Reviews in Brief (4/16 to 5/14 – 2014)

Captain Marvel #3 | All-New Ghost Rider #3 | Ms Marvel #3 | Mind MGMT #21
Silver Surfer #2 | Amazing Spider-Man #1.1 | The Star Wars #7
Superior Spider-Man #31 | Thor: God of Thunder #21

Captain Marvel vol. 8, #3 (released May 14, 2014)
Captain_Marvel_Vol_8_3And just like that DeConnick wins me back when after issue #2 I was considering dropping this title. I still don’t like the characterization of Rocket Raccoon very much and not a big fan of the outer space stuff, but when Cap is on a planet and interacting with people, DeConnick’s writing shines. The introduction of Eleanides and her perspective really helped.

All-New Ghost Rider #3 (released May 14, 2014)
All-New_Ghost_Rider_Vol_1_3This comic continues to be a chore to read. Aside from a couple of interesting panels, the art is just not working for me, the paneling ranges from clunky to incomprehensible, and it remains based on the tritest of Latino kid trying to make good amid East L.A. gang culture tropes with Marvel’s Mr Hyde thrown in. Thumbs down.


Ms. Marvel vol.3, #3  (released April 16, 2014)
msmarvel3_covThe writing on this comics just keeps getting better and the art remains fantastic and evocative. Definitely worthy of the hype. So far a great all-ages book.

Mind MGMT #21 (released April 23, 2014)
Mind-Mgmt-21A silent issue that includes more text than a normal one? Yes. Kindt continues to provide a strange and compelling ride through his manipulation of the comic form. This issue also has more action for the ex-agents than the series has had since its early issues, but that really isn’t the point of Mind MGMT. The third collection just came out. Get them all. Read them. For a sense (or really a lack of sense) of what Mind MGMT is like check out, “On the Interpretation of Mind MGMT.”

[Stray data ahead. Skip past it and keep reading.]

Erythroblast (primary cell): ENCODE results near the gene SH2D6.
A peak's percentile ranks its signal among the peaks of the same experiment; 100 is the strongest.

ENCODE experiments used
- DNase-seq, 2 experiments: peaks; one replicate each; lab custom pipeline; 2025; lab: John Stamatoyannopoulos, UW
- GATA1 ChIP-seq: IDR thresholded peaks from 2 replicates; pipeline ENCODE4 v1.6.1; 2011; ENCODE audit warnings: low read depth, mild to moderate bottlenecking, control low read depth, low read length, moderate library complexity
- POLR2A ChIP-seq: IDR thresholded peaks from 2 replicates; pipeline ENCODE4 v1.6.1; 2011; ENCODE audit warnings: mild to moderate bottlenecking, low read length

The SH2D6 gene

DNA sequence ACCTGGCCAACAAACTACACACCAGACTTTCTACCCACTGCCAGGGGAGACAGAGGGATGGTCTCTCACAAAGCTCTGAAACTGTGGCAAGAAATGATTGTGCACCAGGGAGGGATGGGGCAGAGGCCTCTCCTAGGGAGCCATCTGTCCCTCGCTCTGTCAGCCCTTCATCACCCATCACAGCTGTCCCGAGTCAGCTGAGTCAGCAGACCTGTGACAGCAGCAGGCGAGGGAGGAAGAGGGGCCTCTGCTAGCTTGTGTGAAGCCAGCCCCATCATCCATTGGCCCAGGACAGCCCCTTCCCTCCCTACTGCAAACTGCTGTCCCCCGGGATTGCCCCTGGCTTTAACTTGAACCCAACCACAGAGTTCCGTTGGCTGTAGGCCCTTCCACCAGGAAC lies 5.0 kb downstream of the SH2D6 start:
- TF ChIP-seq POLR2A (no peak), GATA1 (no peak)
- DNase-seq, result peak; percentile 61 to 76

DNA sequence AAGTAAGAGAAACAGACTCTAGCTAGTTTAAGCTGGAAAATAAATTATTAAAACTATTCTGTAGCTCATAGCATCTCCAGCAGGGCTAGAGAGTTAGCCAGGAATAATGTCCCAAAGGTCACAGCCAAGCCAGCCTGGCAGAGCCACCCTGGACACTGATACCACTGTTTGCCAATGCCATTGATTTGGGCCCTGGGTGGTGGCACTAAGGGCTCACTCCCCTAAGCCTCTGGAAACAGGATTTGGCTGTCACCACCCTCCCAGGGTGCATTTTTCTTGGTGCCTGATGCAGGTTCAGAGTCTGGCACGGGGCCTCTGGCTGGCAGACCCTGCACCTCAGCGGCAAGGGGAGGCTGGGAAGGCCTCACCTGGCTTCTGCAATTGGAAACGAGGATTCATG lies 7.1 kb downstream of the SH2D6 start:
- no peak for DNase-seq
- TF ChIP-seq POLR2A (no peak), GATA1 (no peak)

Silver Surfer #2  (released April 30, 2014)
SS#2I love Mike Allred’s art and his style always aids the story-telling in the comics he’s involved in drawing. He and Slott make a good pair, as the latter’s skills are most apparent when he can be playful and inventive, rather than trapped in a flagship title like Spider-Man. The ending of this issue has a neat twist on the “damsel in distress” trope, too. Thumbs up!







Amazing Spider-Man Vol 3 #1.1 (released May 7, 2014)
Amazing-Spider-Man-1.1-cover(“Learning to Crawl” Part 1) While I decided not to continue with Slott’s regular post-Superior ASM series, I picked this up b/c I love “Untold Tales” type stories and wasn’t disappointed. Young jerky Ditko-era Spider-Man’s voice seems spot-on, his classic concerns about high school and money are when the character is best and Ramon Perez’s art is a HUGE improvement over the main title. Thumbs up. Just ignore the obnoxious numbering scheme.


The Star Wars #7 (released April 16, 2014)
TSW7This comic based on George Lucas’s first draft of “The Star Wars” has been an interesting experiment with some compelling moments, but at this point the story feels as ragged as a little kid’s session of make-believe, and maybe that is because this is based on an under-developed first draft. There is one issue left which I will get for completeness’s sake, but not sure I will keep this.

Superior Spider-Man #31 (released April 16, 2014)
SuperiorSpider-Man31-AltCover1Yawn. An anti-climactic conclusion to a series that occasionally showed some promise. It fails in part due to what appears to be Dan Slott’s timidity when writing a Marvel flagship title and to a large degree to Camuncoli’s terrible art. Hint: When a series is building towards a climactic battle with your arch-enemy, at the very least make that final battle visually interesting, esp. since Slott can’t pull off conveying the emotional stakes. Bonus: The back-up preview Silver Surfer story by Slott and Mike Allred is about 9000x better.

Thor: God of Thunder #21 (released April 16, 2014)
thor21“The Last Days of Midgard” story arc continues to be deeply satisfying. The battle between Old Thor and Galactus in the future (love how he keep referring to the World Eater as “giant”) is epic and the environmental anti-corporate theme of the present time is entertainingly topical. Ribic’s art is stunning, aided in no small measure by Svorcina’s colors. Thumbs way up!

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